Acland’s Magazine….

img030And here’s a mystery.  Above is a scan of the stationary Peregrine Acland used to drop a line to the editor of The Groton School Quarterly while he was working for Prime Minister W. L. Mackenzie King during the Second World War.  Douglas Brown, the generous archivist at Groton, believes the undated letter was sent in 1947.

So what was Acland’s Magazine?  There are a few clues that have emerged in my research, but nothing definitive.

Clue No.1 comes from Google Books: a listing in The Canadian Patent Office Record and Register of Copyrights and Trade Marks, 1942, Volume 70, Issues 5-8, page V, item 56835 (or so I believe –the last detail is blurry).  The entry states, “Acland’s Magazine.  (Volume 1, Number 1), by Peregrine Palmer Acland of Toronto, Ontario.  Unpublished literary work.  13th April, 1942.”  One can see the entry here.

Clue No.2 comes from Mackenzie King’s diaries (entries concerning Acland are available elsewhere on this site).  On September 8th, 1942, King wrote:

In the course of the evening, I told him of the kind of thing that ought to be done at the office, the need particularly for some one to help in preparing messages for occasions, appreciation of situations, material for speeches, etc.  To my surprise, I found that for 4 years past, he has been associated with the Walter Thompson advertising firm in New York, and was manager of their business in Toronto.  He had to do with publicising [sic] different subjects, this involving research, etc.  Had a large staff of writers under him.  Was used to directing others, and seeing that work is quickly and exactly performed.  He told my that his salary there had been $14,000 a year but of course he could think of nothing of this kind at the present time.  I had previously mentioned the work Brown had been doing as a Professor.  I thought he had received somewhere around $3,500 to $5,ooo.  I explained that he was simply filling in for a time, and that there would be more responsible work.  Peregrine, at the present time, is editing a magazine and supplying material for firms in different parts of Canada who issue publications to their employees and the public.  His own magazine circulates over his own name.  Some of its material and some which he prepares goes into other publications which have circulation running into many thousands.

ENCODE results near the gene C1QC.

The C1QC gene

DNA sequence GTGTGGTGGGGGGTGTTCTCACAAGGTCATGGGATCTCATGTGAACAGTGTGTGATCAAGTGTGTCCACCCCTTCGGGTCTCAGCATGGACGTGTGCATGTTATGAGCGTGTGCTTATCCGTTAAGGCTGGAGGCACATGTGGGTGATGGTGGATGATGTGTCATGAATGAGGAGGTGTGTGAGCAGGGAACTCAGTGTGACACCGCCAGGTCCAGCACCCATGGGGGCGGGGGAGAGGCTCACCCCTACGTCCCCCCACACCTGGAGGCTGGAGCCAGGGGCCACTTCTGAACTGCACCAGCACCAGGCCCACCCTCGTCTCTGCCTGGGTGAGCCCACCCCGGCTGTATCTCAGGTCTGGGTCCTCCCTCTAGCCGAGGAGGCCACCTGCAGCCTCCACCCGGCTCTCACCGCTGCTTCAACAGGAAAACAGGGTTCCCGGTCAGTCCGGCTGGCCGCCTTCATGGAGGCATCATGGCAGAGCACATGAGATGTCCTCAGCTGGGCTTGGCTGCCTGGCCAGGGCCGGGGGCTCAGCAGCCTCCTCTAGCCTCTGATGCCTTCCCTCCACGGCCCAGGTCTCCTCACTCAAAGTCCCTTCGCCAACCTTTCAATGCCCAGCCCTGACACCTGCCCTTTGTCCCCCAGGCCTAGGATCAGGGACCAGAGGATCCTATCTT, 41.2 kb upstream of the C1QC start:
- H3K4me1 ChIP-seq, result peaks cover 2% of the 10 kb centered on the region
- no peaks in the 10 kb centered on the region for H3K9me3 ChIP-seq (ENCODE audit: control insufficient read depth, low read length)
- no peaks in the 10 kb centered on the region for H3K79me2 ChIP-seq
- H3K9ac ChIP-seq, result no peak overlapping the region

Clue No.3  comes from the addresses I’ve cropped out of the scan above.  Acland’s Magazine was originally based out of 394 Bay Street, in Toronto.  The telephone number was “W.A. 9985.”  This address was two blocks (or so) west of the centre of Toronto’s newspaper district at the time, and appears to have been an office building housing those working in advertising, literary/talent agencies, radio production etc.  Google’s streetview leads me to believe it’s now a combination TD bank & Starbucks.  In the Groton letter Acland has struck out the Toronto address and typed in the new address: 71 Bronson Avenue, Ottawa, Ontario.  This is his father’s home, a few blocks from Parliament Hill, where I suspect Peregrine and his wife lived while they lived in Ottawa.

Screen Shot 2013-01-28 at 1.00.35 AM

71 Bronson Ave. Ottawa. Now owned by the Anglican Archdiocese of Ottawa.

If Acland was running a magazine out of his father’s house, it’s likely it was a relatively small operation, or I suppose it’s equally possible that he’d folded the magazine and was just using up his stock of stationary (I’ve also heard tales of paper shortages during and just after the war, though doubt these shortages were felt amongst the PM’s staff).

There are no listings for Acland’s Magazine anywhere else that I can find.  Nothing in Library and Archives Canada, nada in the Toronto Public Library, squat at the University of Toronto.  On the off-chance there was something in the not-open-to-the-public Library of Parliament, I contacted my MP, whose helpful assistants turned up nothing.

So was Acland’s Magazine packed with book reviews and literary editorials?  Did Acland use it as a forum to continue writing poetry well after we thought his literary career was over?  Was it a trade publication related to advertising?  Frankly, I havent the foggiest, and am hoping one of my readers, with greater expertise in the world of Canadian magazines, can point me in the right direction.


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